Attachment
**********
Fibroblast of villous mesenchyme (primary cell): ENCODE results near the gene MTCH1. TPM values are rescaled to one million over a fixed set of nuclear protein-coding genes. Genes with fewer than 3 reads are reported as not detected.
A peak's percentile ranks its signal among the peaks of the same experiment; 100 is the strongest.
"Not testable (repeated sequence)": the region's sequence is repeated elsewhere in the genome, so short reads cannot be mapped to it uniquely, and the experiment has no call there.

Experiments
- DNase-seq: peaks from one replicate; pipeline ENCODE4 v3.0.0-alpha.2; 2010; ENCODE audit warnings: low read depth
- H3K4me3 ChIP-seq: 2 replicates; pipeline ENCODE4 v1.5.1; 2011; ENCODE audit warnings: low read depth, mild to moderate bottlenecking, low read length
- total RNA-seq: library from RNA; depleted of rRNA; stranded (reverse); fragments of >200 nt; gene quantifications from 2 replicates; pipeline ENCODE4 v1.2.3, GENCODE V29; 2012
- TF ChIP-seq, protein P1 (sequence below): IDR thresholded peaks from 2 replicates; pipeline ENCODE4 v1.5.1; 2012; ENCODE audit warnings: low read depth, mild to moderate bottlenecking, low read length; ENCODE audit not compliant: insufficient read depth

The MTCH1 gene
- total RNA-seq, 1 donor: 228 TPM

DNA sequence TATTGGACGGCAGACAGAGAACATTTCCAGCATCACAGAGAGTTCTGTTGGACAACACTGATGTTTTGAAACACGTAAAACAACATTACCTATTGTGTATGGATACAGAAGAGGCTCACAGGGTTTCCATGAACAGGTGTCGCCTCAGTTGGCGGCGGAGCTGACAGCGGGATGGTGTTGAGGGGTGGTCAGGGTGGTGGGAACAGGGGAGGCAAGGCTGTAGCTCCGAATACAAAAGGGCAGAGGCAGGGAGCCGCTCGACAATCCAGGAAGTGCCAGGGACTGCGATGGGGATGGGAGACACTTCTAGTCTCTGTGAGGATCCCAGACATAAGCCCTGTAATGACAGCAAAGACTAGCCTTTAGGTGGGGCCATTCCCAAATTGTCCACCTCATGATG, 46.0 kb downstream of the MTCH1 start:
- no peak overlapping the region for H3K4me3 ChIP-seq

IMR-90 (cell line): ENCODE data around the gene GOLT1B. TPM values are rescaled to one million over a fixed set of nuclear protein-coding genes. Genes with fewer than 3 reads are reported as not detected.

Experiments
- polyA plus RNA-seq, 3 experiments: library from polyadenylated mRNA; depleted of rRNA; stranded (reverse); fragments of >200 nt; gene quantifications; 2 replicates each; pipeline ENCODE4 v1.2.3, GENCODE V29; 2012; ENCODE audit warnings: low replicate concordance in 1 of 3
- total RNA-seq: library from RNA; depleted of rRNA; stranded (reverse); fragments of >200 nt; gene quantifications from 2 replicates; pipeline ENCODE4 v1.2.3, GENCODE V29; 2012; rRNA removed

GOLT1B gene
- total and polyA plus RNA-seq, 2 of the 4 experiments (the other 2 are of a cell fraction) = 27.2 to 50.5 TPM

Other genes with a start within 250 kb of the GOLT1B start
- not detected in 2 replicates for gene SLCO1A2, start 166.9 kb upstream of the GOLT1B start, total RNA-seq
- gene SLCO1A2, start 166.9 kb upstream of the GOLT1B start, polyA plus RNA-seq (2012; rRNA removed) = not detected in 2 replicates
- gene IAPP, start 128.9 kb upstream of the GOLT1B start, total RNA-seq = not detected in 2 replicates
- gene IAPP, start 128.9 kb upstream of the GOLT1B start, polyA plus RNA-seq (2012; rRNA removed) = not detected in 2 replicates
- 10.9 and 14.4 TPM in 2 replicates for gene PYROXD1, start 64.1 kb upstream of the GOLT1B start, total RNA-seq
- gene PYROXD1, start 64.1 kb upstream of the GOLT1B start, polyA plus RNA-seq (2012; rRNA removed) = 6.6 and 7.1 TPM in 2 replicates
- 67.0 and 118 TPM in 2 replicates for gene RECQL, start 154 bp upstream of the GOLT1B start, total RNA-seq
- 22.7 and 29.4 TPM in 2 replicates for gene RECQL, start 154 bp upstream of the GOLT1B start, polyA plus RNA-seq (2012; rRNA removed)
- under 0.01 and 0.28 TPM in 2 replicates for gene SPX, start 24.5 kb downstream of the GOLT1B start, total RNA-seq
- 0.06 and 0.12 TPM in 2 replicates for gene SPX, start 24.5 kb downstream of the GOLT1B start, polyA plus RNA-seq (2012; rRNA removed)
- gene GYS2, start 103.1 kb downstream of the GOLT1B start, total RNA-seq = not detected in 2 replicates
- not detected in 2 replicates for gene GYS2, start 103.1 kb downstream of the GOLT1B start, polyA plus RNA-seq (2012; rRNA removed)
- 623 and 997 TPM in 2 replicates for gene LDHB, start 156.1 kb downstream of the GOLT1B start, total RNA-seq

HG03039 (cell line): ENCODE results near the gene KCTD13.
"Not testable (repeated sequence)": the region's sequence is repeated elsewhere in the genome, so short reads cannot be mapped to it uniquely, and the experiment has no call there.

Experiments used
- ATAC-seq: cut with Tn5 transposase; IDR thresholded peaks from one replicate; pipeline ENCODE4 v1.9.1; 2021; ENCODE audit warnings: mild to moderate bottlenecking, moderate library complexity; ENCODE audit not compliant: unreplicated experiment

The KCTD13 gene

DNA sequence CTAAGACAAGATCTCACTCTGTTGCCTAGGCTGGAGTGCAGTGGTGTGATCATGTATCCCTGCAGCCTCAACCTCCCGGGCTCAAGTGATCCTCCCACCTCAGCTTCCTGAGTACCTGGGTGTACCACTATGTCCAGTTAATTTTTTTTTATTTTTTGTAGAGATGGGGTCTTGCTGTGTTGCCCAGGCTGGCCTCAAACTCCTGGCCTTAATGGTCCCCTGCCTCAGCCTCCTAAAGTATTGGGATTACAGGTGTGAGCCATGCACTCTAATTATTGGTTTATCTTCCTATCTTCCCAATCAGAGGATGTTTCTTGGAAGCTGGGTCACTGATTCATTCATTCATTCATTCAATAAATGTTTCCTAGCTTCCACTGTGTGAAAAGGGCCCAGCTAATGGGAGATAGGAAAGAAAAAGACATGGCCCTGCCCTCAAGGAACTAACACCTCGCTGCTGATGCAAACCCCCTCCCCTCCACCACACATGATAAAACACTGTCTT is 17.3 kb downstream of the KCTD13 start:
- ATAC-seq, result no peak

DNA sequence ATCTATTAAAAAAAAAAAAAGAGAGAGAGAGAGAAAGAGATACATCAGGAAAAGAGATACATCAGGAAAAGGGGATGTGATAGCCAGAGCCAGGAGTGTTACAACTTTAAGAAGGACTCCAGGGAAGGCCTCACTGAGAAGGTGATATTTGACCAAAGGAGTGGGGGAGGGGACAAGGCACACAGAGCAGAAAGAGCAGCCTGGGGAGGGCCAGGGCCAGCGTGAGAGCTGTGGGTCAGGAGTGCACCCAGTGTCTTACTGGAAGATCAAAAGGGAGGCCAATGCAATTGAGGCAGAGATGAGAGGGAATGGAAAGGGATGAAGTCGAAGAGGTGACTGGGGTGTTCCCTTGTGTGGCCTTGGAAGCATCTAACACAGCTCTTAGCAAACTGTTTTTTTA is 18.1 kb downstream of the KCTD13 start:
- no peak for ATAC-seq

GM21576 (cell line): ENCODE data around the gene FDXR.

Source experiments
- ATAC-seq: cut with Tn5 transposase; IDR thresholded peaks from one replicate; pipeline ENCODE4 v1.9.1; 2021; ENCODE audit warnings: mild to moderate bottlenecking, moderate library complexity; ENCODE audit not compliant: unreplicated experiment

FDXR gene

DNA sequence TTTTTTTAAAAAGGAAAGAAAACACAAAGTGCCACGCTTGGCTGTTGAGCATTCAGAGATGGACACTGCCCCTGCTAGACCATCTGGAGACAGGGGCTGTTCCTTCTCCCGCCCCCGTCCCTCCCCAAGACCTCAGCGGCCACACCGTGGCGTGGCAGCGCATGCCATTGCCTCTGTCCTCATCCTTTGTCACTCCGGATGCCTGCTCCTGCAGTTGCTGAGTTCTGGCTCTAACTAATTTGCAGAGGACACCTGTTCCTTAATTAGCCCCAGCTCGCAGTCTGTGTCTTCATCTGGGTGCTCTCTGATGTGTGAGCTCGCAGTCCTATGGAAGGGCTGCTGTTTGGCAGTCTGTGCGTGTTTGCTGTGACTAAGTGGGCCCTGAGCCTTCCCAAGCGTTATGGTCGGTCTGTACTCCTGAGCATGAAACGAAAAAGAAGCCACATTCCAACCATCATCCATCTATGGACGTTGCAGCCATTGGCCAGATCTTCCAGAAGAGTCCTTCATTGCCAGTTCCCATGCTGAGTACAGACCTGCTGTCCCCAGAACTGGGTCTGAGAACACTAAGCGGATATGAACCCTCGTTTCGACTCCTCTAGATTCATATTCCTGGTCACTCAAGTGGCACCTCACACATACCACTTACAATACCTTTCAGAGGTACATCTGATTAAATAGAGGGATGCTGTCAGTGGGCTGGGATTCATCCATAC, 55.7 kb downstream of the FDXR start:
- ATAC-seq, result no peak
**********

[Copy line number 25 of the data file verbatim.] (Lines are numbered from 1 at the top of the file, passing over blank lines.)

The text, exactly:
- gene PYROXD1, start 64.1 kb upstream of the GOLT1B start, polyA plus RNA-seq (2012; rRNA removed) = 6.6 and 7.1 TPM in 2 replicates